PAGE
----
Domestic water heaters have long been used as a low cost and easy to implement option for utility demand management. But surprisingly programmes have been limited, despite regular attempts to promote the concept, and they remain an under-utilized resource.
But maybe for not much longer. A study by the Brattle Group for the US National Rural Electric Cooperative Association (NRECA), the Natural Resources Defense Council (NRDC), the Peak Load Management Alliance (PLMA) and Great River Energy, finds that water heaters represent a significant resource in the US.
In that country electric water heaters are the third largest source of residential electricity consumption accounting for 9%, behind space cooling (13%) and lighting (11%). There are approximately 50 million water heaters nationwide.
Water heater load control strategies
The premise of the Brattle study is that electric water heaters are essentially pre-installed thermal batteries that are sitting idle. It evaluates the economics of different strategies for controlling the load of these water heaters under different market scenarios and for two different water heater types (electric resistance water heaters – ERWHs, and heat pump water heaters - HPWHs).
Findings include the following:
• A peak shave strategy, in which load is curtailed during peak hours on a limited number of days per year, is well suited for market conditions in which there is a peak demand-driven need for generation and/or transmission capacity, a relatively flat energy price profile, and/or a limited ability to promote adoption of larger ERWH tank sizes.
• A thermal storage strategy, in which the water is heated each night to avoid higher priced hours during the day, can significantly increase benefits relative to the peak shave strategy, at little incremental cost, if offered to customers with larger (80+ gallon) water tanks in market conditions with a significant price differential between peak and off-peak periods.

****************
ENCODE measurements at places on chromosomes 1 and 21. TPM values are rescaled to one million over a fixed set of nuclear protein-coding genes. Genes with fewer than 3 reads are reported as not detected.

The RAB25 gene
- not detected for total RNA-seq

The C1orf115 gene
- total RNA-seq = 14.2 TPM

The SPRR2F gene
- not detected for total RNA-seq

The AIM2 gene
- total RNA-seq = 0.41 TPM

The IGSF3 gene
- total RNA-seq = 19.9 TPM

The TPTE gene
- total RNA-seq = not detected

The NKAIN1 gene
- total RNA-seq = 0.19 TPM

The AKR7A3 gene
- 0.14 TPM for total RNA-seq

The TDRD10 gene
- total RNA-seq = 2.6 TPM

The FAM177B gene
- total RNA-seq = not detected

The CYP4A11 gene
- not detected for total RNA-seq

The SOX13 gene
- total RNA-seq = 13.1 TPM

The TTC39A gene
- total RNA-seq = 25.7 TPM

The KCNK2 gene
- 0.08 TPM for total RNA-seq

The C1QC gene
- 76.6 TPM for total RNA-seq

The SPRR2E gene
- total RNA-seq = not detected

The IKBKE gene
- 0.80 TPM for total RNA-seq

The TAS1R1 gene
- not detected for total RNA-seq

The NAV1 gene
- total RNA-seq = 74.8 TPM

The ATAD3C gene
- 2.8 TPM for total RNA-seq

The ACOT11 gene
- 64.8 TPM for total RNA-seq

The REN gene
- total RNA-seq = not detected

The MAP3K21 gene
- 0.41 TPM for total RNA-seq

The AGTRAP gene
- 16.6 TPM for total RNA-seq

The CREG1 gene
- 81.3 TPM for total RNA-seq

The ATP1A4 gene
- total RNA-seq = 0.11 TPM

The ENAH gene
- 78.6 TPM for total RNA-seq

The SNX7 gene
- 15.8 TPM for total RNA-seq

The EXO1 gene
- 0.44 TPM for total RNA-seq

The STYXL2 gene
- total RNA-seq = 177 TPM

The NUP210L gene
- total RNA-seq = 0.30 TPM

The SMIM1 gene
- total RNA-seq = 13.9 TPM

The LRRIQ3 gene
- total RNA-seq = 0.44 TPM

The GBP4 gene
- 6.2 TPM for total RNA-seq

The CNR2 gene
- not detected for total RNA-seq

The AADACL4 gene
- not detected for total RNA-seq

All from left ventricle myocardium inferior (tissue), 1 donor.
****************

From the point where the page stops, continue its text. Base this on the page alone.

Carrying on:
• A fast response strategy that would provide balancing services in the form of quick load increases and decreases can significantly increase benefits over the other two load control strategies in markets with a need for resources that can quickly ramp load up and down. Ancillary services benefits are less dependent on tank size but very dependent on market conditions, including whether market rules allow demand-side resources to participate in ancillary services markets.
• Uncontrolled heat pump water heaters provide significant economic and environmental benefits in those locations where often-challenging technical factors can be effectively addressed.
In the case of the fast response strategy, the net benefits could reach around US$200 per participant per year under certain market conditions. This would effectively pay for the entire cost of the water heater and associated control equipment (including installation) in 5 years. Considering only incremental costs of the advanced control capability, the payback period is around 3 years.
Community storage initiative
The Brattle report was released at the same time as the launch of a new Community Storage initiative to demonstrate the potential of aggregating distributed energy technologies and appliances in homes in communities in order to increase energy efficiency, better integrate renewable energy resources and reduce customers’ monthly electric bills.
In one such community storage programme, Minnesota-based generation and transmission cooperative Great River Energy has been able to store a gigawatt of energy each night by controlling the electric resistance water heaters of 65,000 end-use members.
“When the wind is blowing or the sun is shining, large capacity water heaters can be enabled to make immediate use of that energy to heat water to high temperatures,” explains Gary Connett, director of member services. “The water heaters can be shut down when renewables are scarce and wholesale costs are high.”